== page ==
Profile: Bob Connolly, a life of observation

After a long absence, director Bob Connolly returns with Mrs. Carey’s Concert. Miguel Gonzalez spoke with him about his life in documentary.

Connolly was not the type of child that dreamt of working on TV or film. When he dropped out of an Arts Law degree in 1964, he joined the ABC as a cadet journalist. He did “reasonably well” and ended up doing a stint in New York. When he returned in 1968, he joined a current affairs program, first as an assistant producer, and ultimately working as an on camera reporter. Read more »

M&C Saatchi will be hoping the phone doesn’t ring

There is a famous ad agency saying coined by BBH co-founder Nigel Bogle that “we’re only three calls from disaster“.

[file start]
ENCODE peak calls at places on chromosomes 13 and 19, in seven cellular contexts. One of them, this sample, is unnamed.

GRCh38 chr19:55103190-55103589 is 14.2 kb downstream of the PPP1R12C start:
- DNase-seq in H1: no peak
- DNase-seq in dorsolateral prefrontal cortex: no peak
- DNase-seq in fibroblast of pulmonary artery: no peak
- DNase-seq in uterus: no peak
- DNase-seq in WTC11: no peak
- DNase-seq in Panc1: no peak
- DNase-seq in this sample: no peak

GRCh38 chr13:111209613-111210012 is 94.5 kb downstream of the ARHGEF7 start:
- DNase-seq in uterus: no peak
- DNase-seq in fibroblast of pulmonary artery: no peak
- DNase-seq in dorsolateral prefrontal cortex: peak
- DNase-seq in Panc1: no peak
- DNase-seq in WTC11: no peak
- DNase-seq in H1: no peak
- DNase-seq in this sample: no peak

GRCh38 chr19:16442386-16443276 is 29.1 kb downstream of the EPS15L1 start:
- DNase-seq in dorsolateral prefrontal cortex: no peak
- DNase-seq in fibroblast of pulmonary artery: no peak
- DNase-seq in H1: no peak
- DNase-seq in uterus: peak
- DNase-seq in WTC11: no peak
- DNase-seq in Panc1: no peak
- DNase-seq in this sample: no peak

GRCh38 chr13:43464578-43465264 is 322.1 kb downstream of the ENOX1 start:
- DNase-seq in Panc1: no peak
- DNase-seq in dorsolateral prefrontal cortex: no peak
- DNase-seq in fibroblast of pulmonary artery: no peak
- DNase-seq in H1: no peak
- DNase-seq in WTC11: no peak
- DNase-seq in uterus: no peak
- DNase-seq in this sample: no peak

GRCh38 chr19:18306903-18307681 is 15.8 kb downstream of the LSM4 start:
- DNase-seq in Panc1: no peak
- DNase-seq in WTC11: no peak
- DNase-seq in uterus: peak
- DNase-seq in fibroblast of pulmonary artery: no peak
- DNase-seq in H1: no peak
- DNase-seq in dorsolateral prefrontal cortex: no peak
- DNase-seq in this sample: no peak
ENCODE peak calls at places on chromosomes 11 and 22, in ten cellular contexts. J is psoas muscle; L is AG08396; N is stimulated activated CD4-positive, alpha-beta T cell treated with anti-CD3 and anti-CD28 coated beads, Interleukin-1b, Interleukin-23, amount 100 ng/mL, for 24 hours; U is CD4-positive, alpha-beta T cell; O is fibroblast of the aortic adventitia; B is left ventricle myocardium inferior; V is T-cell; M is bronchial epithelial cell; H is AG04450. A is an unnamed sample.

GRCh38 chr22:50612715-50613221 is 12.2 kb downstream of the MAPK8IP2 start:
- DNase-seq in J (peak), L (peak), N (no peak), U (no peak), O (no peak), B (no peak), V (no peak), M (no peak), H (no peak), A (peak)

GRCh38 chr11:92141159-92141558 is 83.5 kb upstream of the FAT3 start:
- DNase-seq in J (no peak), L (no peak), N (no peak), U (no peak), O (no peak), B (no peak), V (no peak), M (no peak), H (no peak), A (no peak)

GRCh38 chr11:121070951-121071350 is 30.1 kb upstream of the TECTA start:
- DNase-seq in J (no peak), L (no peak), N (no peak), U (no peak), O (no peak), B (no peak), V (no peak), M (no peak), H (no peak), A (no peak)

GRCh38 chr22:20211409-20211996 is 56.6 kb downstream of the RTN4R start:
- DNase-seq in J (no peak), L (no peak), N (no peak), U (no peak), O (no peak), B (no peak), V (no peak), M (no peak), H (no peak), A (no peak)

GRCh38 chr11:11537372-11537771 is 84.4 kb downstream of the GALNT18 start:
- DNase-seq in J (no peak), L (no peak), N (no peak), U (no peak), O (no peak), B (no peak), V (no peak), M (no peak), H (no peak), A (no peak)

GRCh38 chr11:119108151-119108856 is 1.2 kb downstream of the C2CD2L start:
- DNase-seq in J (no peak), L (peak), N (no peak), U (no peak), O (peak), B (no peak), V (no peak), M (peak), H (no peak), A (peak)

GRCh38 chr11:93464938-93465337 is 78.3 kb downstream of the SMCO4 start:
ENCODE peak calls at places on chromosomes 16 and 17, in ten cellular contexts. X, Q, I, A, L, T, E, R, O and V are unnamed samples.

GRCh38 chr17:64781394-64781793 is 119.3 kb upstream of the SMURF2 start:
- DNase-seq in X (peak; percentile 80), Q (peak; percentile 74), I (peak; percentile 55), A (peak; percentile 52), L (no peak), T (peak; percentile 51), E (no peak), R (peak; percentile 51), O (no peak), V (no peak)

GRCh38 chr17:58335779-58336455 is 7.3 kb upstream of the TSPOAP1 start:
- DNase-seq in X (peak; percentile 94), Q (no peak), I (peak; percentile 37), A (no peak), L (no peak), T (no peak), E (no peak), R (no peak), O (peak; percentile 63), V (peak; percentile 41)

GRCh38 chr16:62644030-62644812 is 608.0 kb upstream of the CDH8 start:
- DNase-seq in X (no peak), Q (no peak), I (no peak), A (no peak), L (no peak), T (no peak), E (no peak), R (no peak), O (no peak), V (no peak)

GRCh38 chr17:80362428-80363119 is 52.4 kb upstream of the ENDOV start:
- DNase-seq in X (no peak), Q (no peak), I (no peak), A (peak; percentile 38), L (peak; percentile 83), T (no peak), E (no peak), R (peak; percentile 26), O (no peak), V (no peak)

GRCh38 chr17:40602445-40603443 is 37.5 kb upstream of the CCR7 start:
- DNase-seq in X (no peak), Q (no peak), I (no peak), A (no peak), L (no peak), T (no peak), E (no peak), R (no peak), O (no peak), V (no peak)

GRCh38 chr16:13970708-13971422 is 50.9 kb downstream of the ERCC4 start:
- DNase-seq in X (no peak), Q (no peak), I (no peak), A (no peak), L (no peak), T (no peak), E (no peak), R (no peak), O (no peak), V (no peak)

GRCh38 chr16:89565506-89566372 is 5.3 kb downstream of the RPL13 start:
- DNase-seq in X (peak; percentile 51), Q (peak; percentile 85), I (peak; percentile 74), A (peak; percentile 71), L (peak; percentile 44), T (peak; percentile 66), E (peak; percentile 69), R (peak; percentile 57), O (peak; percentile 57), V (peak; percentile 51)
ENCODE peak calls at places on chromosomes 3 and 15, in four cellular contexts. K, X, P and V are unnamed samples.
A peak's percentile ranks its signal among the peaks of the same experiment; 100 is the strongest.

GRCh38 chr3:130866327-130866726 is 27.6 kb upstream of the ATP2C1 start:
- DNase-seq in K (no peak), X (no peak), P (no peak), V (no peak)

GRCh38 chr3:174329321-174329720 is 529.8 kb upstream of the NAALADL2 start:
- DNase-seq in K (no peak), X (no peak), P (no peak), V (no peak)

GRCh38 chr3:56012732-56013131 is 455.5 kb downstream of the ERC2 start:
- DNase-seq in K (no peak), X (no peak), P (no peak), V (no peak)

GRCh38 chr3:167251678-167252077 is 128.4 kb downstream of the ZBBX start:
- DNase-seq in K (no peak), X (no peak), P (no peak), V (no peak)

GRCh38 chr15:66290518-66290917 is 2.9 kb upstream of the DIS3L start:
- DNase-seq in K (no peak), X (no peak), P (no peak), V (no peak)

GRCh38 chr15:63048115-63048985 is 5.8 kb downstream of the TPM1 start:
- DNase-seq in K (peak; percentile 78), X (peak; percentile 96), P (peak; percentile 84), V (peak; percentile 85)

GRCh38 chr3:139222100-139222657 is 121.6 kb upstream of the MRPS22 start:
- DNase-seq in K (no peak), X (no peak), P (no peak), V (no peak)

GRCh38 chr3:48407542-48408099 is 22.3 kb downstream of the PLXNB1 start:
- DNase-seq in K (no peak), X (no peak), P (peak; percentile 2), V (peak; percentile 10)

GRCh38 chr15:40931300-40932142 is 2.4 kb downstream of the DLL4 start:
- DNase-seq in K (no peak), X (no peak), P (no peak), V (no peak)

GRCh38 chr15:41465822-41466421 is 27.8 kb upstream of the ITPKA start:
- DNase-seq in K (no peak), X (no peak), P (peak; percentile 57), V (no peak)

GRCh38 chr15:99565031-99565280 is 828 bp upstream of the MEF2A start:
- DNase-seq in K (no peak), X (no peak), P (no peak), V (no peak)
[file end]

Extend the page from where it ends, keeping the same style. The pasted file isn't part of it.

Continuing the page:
Yesterday saw M&C Saatchi confirm that it had lost long term banking client ANZ.

Today sees AdNews report that M&C Saatchi client Optus is preparing an account review.   Read more »

Gender equality, a huge issue in the Australian screen industry

As the world celebrates the International Women’s Day and Australian screen professionals such as Jan Chapman,  Liz Watts and Mandy Walker continue to succeed  globally, it would seem that gender imbalance is a thing of the past. However, Georgina Pearson sat down with Women in Film and Television’s (WIFT) program director Ana Tiwary, who explained that gender equality is  not only a huge issue today, but in fact the number of women in the industry is actually decreasing. Read more »